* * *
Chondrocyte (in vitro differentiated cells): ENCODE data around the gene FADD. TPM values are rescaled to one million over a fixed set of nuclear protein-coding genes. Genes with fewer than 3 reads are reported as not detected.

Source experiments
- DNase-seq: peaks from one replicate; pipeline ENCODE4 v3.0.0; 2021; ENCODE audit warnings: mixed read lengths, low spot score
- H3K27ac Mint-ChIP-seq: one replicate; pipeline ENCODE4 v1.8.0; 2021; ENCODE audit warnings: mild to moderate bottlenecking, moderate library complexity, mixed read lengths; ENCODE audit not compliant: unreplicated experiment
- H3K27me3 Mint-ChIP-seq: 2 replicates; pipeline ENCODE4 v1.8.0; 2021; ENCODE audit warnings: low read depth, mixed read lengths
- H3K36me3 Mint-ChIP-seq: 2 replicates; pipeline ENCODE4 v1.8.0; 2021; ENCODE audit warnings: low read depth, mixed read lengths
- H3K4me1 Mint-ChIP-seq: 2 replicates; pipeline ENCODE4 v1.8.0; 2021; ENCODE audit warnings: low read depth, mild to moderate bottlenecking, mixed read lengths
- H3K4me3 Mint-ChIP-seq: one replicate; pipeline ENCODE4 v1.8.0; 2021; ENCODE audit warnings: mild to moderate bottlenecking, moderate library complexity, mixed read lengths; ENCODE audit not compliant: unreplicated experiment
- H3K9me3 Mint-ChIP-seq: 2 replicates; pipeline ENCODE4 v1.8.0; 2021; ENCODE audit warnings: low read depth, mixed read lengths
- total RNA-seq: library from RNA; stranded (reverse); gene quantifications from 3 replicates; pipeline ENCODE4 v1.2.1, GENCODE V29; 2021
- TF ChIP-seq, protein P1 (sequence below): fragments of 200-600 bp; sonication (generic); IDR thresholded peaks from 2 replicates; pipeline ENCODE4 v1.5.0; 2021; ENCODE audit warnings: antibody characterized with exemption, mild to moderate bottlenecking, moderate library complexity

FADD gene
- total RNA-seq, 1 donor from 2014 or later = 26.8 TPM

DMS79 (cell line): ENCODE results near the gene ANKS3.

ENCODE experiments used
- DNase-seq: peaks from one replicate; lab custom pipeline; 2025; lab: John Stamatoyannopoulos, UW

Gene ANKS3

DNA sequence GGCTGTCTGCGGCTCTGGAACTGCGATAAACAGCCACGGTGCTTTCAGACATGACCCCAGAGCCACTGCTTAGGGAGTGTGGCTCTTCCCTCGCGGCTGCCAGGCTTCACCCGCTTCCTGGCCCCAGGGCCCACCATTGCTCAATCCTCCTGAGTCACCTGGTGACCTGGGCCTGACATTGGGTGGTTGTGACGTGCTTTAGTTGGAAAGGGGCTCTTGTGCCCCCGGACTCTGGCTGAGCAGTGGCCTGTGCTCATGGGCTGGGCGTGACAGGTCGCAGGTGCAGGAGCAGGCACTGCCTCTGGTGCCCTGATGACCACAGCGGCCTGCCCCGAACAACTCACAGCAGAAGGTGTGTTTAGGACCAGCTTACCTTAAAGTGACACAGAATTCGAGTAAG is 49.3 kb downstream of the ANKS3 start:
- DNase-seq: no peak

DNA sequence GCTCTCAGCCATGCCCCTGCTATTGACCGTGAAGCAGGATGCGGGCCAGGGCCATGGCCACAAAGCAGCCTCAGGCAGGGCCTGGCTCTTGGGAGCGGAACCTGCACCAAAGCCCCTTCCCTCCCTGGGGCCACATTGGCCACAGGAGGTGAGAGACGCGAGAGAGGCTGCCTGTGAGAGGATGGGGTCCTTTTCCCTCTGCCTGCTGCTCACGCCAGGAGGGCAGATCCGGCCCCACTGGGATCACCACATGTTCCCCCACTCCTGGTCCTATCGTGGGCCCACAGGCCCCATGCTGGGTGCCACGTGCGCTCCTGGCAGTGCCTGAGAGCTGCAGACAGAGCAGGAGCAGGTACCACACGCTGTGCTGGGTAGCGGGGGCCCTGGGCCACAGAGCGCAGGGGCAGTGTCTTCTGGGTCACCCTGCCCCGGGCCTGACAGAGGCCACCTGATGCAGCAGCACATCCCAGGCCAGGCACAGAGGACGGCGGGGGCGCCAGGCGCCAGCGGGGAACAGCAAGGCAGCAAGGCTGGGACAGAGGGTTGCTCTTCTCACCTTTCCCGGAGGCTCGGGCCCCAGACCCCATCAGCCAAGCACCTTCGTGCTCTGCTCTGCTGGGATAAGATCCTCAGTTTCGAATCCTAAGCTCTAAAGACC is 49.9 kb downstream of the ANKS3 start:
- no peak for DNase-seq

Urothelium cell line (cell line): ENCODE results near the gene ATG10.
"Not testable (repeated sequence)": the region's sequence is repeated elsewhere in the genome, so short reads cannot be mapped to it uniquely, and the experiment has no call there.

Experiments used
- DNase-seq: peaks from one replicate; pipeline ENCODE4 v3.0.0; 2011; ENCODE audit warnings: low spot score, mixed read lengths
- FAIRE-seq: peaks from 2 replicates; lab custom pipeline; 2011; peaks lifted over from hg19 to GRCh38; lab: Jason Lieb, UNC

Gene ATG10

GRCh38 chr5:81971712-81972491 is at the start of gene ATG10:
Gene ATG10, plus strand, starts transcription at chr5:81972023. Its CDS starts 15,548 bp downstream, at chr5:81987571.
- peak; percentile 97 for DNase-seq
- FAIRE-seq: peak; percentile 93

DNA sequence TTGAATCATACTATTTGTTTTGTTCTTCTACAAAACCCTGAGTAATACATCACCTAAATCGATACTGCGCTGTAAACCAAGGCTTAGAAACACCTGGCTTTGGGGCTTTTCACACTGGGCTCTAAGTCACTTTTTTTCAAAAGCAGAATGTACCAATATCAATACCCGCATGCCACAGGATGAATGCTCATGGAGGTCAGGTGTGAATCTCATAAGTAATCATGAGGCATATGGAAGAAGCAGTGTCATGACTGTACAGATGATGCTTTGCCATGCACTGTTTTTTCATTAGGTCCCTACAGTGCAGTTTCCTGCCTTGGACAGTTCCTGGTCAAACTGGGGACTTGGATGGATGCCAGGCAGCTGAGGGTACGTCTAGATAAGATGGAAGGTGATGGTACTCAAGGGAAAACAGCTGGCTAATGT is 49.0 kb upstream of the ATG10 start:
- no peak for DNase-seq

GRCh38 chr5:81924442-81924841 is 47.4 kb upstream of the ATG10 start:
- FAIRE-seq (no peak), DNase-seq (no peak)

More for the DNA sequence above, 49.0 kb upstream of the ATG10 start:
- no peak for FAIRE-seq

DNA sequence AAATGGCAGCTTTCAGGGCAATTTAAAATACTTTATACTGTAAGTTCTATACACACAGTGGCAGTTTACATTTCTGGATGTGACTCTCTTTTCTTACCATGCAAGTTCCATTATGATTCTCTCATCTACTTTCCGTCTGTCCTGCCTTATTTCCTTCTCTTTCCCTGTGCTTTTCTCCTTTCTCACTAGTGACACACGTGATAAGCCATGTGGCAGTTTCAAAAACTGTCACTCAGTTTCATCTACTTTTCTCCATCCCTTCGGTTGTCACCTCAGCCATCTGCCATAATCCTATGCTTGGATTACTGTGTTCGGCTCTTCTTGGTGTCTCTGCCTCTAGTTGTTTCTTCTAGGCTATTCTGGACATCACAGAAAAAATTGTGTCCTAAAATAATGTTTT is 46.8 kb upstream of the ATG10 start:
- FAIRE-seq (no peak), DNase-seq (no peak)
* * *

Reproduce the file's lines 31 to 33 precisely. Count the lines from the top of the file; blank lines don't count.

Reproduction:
- FAIRE-seq: peak; percentile 93

DNA sequence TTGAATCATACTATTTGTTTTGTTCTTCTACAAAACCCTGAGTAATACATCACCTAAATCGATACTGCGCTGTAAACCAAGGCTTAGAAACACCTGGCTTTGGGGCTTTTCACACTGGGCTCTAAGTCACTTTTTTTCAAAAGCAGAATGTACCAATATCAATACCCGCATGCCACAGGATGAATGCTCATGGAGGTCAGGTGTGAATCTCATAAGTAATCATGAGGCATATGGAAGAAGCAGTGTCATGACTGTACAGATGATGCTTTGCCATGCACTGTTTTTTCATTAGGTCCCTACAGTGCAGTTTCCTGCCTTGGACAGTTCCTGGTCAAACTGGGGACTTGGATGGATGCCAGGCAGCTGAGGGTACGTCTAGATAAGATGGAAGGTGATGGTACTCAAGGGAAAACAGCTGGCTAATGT is 49.0 kb upstream of the ATG10 start:
- no peak for DNase-seq